Mint Error Coin Chronicles: Partial Collars

Posted on 7/13/2021

Fascinating errors illustrate mechanical difficulties when seating blanks.

Numismatic Guaranty Corporation® (NGC®) is the world’s leading authority on mint errors, a popular segment of numismatics. In Mint Error Coin Chronicles, we take an in-depth look at a specific kind of mint error. This month’s topic is Partial Collars.

A Partial Collar error occurs when there is a malfunction of the striking press that leads to a blank sitting slightly askew on the collar die. As the coin is struck, some of the planchet is driven into the collar die, which constrains the flow of the metal. The remainder of the metal, however, is not constrained and freely expands past the boundaries of the die. The result is a stepped appearance around some or all of the circumference of the coin.

There are three types of Partial Collar Errors:

  • Straight Partial Collar Errors on Reeded Edges, which are sometimes referred to as “railroad rim” coins
  • Tilted Partial Collar Errors, which occur when the planchet is tilted on the die, resulting in uneven “steps” on the rim of the coin
  • Partial Collars on Non-reeded Edges, which sometimes look like wagon wheels.

This 2015 India Rupee has two mint errors: a large obverse cud, as well as a Partial Collar. A Partial Collar occurs when the collar that holds the coin (and prevents it from spreading out past the confines of the die) doesn’t fully engage. This leads to a slightly out-of-shape planchet, which is most easily seen at 9 o'clock on the reverse of this piece. Note the wagon wheel appearance of the non-reeded edge.
Click images to enlarge.

Partial Collar errors are relatively common — much less rare than other planchet errors such as Broadstrikes and Off-center Strikes. While they are most easily recognized by their deformed rims, clues on the surface of coins also can indicate something went wrong during production.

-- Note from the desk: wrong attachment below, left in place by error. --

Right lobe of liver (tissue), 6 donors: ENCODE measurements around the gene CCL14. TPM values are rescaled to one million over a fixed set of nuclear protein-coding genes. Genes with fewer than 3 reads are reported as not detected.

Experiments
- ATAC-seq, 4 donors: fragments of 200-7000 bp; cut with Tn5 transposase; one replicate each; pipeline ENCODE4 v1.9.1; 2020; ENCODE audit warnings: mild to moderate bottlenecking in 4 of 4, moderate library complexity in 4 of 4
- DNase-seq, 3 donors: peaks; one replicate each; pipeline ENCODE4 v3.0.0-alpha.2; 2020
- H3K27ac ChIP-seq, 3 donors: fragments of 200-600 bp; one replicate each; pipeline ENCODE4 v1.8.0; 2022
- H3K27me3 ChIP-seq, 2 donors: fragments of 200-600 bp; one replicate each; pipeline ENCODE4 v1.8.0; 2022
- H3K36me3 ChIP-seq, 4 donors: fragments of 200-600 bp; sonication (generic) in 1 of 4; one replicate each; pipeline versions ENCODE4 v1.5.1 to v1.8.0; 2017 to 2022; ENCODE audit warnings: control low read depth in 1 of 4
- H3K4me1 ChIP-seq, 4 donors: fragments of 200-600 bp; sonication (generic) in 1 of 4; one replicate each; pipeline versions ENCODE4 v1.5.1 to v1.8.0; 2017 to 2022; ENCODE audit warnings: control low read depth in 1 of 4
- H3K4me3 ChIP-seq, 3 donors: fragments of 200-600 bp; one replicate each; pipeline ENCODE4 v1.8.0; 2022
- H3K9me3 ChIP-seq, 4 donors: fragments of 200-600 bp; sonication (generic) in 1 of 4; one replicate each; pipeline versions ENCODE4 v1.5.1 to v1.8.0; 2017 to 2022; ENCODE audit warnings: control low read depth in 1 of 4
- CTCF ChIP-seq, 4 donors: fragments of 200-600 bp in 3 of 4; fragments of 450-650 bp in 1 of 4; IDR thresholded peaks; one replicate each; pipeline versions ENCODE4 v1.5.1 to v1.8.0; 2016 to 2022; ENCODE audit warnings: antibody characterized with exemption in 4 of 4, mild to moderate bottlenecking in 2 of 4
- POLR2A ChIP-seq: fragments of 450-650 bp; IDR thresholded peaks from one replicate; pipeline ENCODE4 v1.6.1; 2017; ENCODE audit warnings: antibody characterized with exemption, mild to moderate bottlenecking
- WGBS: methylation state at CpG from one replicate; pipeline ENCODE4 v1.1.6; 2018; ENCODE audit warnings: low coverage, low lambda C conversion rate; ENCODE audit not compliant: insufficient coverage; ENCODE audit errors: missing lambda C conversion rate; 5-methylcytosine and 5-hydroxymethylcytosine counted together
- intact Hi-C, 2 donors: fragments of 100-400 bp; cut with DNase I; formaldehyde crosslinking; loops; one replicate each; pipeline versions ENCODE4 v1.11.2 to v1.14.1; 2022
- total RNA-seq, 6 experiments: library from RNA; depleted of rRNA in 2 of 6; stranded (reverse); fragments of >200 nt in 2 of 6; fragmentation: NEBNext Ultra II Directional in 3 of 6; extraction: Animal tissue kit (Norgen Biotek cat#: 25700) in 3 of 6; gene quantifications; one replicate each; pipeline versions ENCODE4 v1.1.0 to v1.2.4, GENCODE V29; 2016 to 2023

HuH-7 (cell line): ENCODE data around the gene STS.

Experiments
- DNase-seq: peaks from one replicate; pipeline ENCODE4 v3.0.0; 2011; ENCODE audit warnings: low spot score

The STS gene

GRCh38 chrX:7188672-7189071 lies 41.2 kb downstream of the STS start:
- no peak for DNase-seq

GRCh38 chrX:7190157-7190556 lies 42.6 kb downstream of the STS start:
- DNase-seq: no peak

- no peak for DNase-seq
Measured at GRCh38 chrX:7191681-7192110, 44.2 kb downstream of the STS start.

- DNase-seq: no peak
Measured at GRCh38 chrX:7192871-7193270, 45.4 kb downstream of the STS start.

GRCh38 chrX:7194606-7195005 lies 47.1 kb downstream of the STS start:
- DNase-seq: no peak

For example, on this 1974-S Lincoln Cent graded NGC Mint Error MS 64 RB with a Partial Collar error, a thickening of the rim on the obverse is evident at 10 and 2 o’clock. On the reverse, the space between “UNITED STATES OF AMERICA” on the top and “ONE CENT” on the bottom are clearly out of alignment. These are indications of a planchet not properly aligned with the die.

1974-S Lincoln Cent graded NGC MS 64 RB with a Partial Collar Mint Error. Note the uneven thickening of the rims on both sides of the coin.
Click images to enlarge.

This uneven thickening of the rims on Partial Collar errors is even more evident on this 1966 SMS Washington Quarter graded NGC Mint Error MS 67 with a Partial Collar Error (lot 91983 in the Heritage Auctions 2021 July 15 Error Coinage Showcase Auction #60210). The coin clearly overhangs the “1966” on the obverse and the words “UNITED STATES OF AMERICA” on the reverse.

1966 SMS Washington Quarter graded NGC Mint Error MS 67 with a Partial Collar error.
Click images to enlarge.

Fifteen other NGC-certified Partial Collar coin are being offered in the July Heritage sale, including some with another mint error present. Highlights include:

  • an 1893 Indian Cent graded NGC Mint Error MS 65 RB with a Partial Collar error (lot 91035)
  • a 1984-P Jefferson Nickel graded NGC Mint Error MS 64 with Partial Collar and Obverse Brockage errors (lot 91510)
  • a 1953-S Roosevelt Dime graded NGC Mint Error MS 64 FT with a Partial Collar error (lot 91701)
  • a 1944 Mercury Dime graded NGC Mint error MS 64 with a Partial Collar error (lot 91611)
  • a Kennedy Half Dollar graded NGC Mint Error MS 64 with Partial Collar, Obverse Indent and Brockage errors (lot 92189)

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